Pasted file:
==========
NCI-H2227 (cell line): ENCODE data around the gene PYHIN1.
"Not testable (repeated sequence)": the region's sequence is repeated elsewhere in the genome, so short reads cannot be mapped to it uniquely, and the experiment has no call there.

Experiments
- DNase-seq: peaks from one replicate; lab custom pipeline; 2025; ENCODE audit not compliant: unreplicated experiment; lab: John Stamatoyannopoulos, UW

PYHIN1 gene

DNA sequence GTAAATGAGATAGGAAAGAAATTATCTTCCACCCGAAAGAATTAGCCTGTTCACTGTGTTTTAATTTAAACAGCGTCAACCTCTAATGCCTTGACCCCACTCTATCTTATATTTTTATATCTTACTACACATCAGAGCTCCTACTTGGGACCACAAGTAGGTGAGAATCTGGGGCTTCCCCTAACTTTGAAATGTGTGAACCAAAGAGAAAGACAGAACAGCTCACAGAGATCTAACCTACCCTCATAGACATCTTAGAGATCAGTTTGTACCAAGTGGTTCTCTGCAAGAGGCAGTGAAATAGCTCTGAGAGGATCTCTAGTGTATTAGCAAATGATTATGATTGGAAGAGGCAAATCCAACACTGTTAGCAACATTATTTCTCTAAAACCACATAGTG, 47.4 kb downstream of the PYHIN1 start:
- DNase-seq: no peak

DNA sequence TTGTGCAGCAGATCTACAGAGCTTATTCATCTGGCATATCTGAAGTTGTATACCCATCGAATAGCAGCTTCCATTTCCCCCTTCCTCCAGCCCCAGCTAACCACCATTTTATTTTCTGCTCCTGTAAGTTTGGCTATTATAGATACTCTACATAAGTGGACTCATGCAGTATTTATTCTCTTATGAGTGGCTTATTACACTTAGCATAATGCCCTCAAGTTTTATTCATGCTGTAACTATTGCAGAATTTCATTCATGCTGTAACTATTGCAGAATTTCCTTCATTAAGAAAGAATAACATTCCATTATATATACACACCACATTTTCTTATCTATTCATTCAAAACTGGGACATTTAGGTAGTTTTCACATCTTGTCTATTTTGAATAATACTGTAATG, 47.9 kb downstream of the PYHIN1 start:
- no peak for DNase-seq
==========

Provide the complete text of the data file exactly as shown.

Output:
NCI-H2227 (cell line): ENCODE data around the gene PYHIN1.
"Not testable (repeated sequence)": the region's sequence is repeated elsewhere in the genome, so short reads cannot be mapped to it uniquely, and the experiment has no call there.

Experiments
- DNase-seq: peaks from one replicate; lab custom pipeline; 2025; ENCODE audit not compliant: unreplicated experiment; lab: John Stamatoyannopoulos, UW

PYHIN1 gene

DNA sequence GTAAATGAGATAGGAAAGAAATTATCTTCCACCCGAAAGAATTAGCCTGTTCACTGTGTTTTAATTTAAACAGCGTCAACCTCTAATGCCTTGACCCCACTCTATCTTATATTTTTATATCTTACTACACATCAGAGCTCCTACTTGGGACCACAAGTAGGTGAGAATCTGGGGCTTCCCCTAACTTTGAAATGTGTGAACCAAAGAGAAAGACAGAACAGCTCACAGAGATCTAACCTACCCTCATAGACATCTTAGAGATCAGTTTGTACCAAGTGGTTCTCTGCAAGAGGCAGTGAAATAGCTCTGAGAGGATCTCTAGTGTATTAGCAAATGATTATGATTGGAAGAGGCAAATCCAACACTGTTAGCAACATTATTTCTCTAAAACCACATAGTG, 47.4 kb downstream of the PYHIN1 start:
- DNase-seq: no peak

DNA sequence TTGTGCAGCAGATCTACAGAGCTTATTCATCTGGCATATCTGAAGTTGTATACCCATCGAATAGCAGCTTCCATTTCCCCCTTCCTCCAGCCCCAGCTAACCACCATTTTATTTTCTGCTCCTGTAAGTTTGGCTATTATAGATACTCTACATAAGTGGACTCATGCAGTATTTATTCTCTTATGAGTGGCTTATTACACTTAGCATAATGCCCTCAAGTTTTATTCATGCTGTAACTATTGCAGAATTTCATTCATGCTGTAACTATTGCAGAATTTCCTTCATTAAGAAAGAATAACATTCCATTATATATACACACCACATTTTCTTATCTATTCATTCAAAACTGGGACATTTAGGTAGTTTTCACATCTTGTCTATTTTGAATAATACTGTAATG, 47.9 kb downstream of the PYHIN1 start:
- no peak for DNase-seq